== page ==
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This past June, City Theatre's annual Miami production of "Summer Shorts" — a festival of short-form plays — was certifiably nuts. The shows were weirder than David Lynch's Twitter feed. There were works about former B-movie baddie Mothra, bickering dolphins on a subway train, a nail-filing vampire, a wing-growing adolescent, and an icky deathbed smooch.
Producing artistic director John Manzelli had also been planning to launch a similar short-play festival in Broward. Befitting his company's brand and proclivity for the bizarre, he named it "Shorts Gone Wild." Except that once he received the scripts for the plays, which open this Friday at Empire Stage, they were more small-c conservative than their Miami-Dade County counterparts.
"As we started to round up writers for it, it turned out the pieces didn't gravitate toward being crazy and ridiculous," Manzelli says. "They actually gravitated much more toward nice, legitimate pieces that have something to say on social issues."
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Many of the issues have to do with being gay in America. City Theatre has had much success in presenting LGBT-centric works in recent years, including a cabaret show from Queer Eye for the Straight Guy's Jai Rodriguez and the Broward Center production of "Standing on Ceremony," a collection of short plays with gay subjects. Coproduced with the LGBT company Island City Stage, "Shorts Gone Wild" will hope to replicate the success of "Standing on Ceremony" using South Florida's own talented crop of playwrights, five of whom will debut new works, performed by a rotating cast of six. (There also will be an encore presentation of national playwright Paul Rudnick's wry The Gay Agenda, as well as a surprise play.)
Among the world premieres is Happy Ones, the first produced short from actress Kim Ehly, whose 2012 play Baby GirL depicted her personal lesbian awakening to much critical acclaim. This time, she sees herself once again in Happy Ones' protagonist, a gay actress who scores lodging in a posh Los Angeles neighborhood only to encounter the unexpected when she meets a neighbor for a glass of wine.
"I lived in L.A., in a very quirky, wealthy neighborhood, and I kept running into these people who were quite strange, and so it helped me birth the idea for the piece," Ehly says. "It explores the idea of people needing someone in a slot in their life — that love slot."
Christopher Demos-Brown also explores love and friendship in Mallory Square. The playwright sets his drama between two couples — one straight and one gay, and all of them best friends — whose relationships are upturned when the gay couple requests a highly personal favor from their hetero pals.
Demos-Brown is not gay, but he has included gay characters in all but one of his full-length plays. "I think that it's an issue that is probably the most prominent social issue of our time, so to not write about it, whether you're gay or straight, would be to leave out such a large segment of society that it would make your play seem artificial," he says. "And I think to be a decent writer, you have to try to insert yourself into personalities and characters that are different from you."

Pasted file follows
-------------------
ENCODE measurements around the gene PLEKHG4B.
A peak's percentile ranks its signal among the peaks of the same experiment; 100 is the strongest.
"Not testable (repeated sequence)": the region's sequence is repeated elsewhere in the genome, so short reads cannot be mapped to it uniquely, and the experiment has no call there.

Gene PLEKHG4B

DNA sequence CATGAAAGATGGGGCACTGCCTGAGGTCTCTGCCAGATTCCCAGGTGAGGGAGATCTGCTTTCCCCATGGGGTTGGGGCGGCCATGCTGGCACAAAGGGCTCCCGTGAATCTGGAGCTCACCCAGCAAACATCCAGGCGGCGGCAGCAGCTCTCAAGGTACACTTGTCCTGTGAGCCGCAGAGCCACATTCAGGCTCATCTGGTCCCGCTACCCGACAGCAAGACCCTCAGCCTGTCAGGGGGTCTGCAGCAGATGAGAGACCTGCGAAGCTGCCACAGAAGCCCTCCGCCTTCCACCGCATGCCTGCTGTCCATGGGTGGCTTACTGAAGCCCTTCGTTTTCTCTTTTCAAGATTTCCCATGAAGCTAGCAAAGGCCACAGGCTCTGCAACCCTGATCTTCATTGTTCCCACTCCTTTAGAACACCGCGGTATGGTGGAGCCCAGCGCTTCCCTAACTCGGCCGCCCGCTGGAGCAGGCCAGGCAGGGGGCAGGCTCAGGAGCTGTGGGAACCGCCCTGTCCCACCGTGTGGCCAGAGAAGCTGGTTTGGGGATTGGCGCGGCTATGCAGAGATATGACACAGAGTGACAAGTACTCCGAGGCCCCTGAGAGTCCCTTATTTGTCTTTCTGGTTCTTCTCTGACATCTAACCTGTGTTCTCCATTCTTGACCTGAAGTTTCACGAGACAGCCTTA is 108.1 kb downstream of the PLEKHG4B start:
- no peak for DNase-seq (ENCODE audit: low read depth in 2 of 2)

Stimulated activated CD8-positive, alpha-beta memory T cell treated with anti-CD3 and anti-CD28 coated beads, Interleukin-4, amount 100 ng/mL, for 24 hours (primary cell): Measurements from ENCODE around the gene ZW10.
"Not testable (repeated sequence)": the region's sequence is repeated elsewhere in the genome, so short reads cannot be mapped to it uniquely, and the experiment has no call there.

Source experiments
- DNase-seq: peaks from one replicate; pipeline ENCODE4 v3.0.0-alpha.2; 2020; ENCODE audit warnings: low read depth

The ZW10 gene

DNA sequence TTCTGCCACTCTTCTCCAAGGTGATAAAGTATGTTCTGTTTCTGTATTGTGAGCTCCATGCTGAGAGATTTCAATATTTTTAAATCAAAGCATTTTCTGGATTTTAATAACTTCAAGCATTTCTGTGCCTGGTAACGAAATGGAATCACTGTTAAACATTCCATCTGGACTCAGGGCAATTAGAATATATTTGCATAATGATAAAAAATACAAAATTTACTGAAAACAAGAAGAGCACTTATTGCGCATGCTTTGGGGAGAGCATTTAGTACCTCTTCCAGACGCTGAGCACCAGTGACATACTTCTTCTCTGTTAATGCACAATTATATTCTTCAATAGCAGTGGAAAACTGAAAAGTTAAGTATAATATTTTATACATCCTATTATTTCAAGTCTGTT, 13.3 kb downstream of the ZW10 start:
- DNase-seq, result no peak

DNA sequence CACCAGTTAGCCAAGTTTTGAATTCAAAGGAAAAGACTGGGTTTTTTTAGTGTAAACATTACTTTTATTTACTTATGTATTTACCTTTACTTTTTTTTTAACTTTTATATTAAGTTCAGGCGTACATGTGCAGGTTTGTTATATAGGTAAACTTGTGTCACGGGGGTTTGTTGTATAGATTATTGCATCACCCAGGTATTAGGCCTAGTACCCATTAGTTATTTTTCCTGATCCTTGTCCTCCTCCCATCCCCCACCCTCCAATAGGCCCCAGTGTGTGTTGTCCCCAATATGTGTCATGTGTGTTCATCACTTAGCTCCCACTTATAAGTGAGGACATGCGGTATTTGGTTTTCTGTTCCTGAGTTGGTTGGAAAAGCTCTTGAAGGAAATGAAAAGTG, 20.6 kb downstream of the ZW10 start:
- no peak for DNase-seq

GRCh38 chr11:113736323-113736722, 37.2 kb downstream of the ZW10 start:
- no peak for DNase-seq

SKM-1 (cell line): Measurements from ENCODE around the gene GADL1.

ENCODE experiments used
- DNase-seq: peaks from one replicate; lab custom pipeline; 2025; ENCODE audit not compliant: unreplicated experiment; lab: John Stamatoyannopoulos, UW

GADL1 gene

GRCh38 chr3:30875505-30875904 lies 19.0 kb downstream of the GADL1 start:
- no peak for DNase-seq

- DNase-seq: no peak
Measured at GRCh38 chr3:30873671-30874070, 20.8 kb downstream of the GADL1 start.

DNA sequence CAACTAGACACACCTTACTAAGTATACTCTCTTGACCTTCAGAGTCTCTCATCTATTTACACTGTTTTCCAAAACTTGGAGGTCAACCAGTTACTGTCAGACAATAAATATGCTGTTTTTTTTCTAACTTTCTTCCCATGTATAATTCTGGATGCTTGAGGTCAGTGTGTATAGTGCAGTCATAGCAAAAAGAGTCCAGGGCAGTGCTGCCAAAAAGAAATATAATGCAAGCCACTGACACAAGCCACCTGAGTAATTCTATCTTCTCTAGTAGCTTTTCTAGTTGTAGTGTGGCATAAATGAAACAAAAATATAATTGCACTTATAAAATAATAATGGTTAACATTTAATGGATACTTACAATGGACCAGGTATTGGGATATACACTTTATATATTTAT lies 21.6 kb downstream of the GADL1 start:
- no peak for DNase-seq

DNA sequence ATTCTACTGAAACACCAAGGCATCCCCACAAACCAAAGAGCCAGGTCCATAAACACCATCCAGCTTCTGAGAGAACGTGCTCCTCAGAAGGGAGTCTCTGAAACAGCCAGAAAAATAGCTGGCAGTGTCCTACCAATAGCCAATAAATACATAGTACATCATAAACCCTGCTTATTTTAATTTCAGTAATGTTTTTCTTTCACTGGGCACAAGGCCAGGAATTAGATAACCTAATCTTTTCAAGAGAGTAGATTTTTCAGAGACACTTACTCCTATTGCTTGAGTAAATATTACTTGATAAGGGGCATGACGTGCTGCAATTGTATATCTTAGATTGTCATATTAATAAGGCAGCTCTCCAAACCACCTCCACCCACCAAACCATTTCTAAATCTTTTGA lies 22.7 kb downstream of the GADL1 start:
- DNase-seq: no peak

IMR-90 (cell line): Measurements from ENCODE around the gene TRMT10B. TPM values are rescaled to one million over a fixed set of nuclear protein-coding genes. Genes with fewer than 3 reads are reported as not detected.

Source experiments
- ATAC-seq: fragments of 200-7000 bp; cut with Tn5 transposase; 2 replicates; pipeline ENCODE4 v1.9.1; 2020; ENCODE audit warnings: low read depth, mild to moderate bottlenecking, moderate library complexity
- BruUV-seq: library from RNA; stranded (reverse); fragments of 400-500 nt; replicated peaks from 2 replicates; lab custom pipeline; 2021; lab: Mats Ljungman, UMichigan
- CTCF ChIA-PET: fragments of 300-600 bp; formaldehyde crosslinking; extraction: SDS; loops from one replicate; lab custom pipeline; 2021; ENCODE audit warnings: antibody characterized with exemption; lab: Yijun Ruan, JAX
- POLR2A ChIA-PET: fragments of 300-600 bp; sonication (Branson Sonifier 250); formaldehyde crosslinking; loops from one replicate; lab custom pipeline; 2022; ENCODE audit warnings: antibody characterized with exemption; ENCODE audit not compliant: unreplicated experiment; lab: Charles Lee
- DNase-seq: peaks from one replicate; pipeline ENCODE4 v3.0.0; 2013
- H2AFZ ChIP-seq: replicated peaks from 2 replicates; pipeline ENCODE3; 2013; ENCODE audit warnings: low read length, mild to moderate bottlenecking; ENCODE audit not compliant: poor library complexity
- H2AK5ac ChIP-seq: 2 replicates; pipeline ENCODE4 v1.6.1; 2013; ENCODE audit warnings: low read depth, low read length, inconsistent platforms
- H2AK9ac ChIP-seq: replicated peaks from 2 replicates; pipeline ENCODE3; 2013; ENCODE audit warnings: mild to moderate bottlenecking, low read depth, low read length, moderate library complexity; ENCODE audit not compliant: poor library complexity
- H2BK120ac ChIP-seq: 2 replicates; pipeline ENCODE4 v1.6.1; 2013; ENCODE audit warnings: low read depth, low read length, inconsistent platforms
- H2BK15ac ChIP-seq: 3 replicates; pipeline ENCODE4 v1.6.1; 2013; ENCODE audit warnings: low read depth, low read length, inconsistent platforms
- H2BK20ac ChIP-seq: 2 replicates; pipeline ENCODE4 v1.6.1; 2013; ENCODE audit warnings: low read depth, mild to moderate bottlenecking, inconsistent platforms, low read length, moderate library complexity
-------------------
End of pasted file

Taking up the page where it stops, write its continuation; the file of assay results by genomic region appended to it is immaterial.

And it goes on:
Other premieres include Mark Della Ventura's Unexpected, about two friends' surprising connection in the final moments before a new year begins; and Michael Leeds' A Lyrical Fable, a play about an aspiring Rockette's big-city adventures that is composed entirely of spoken song lyrics from Broadway tunes ranging from Damn Yankees to Wicked.
"In order for the actors to really be able to get a sense of what they were doing, I gave a crash course in musical theater," Leeds says. "So it uses lyrics from around 50 musical songs; sometimes the lyric would occur to me first, and then sometimes I'd have a specific story and I'd search for lyrics to back it up."
Of course, this wouldn't be a City Theatre production without some strangeness. Tony Finstrom's Mr. & Mr. Smith centers on a present-day Hollywood heartthrob who wakes up from an automobile accident only to find himself wed to his stand-in.
"I knew this would be the summer of the Supreme Court dealing with same-sex marriage issues, so I set out to write a screwball comedy about marriage — the sort where, back in 1935, Irene Dunne would wake up in a hospital bed to discover she's married to a complete stranger in the form of Robert Montgomery. Hence, the name for my piece became a twist on one of those old comedies: Mr. & Mr. Smith."
And finally, Leeds' second play of the evening, Read This Play!, is a self-reflexive revenge fantasy about a frustrated playwright who holds an artistic director of a theater company hostage and forces him to, finally, read his play. "There was no gay reference [originally]," Leeds says. "It was just about this playwright who kidnaps an artistic director, but John Manzelli said, 'Can you reference what we're doing — the shorts, perhaps, and also a gay sensibility?' And that was fairly easy to put in."
Manzelli expects "Shorts Gone Wild" to become an annual Fort Lauderdale tradition, akin to his highly successful Miami venture. It may even influence future "Summer Shorts," as Manzelli would like to steer that program toward a similar kind of thematic cohesion. For now, though, he's enjoying the smallness, if not the wildness, of this latest production.
"Because of the nature of the Adrienne Arsht Center [where 'Summer Shorts' is produced], we've gotten so large and so grand and theatrical that we've gotten away from the thing that started the company: the small, local, intimate, fun theater company. So this gave us the opportunity to go back to producing a locally generated, intimate theater evening."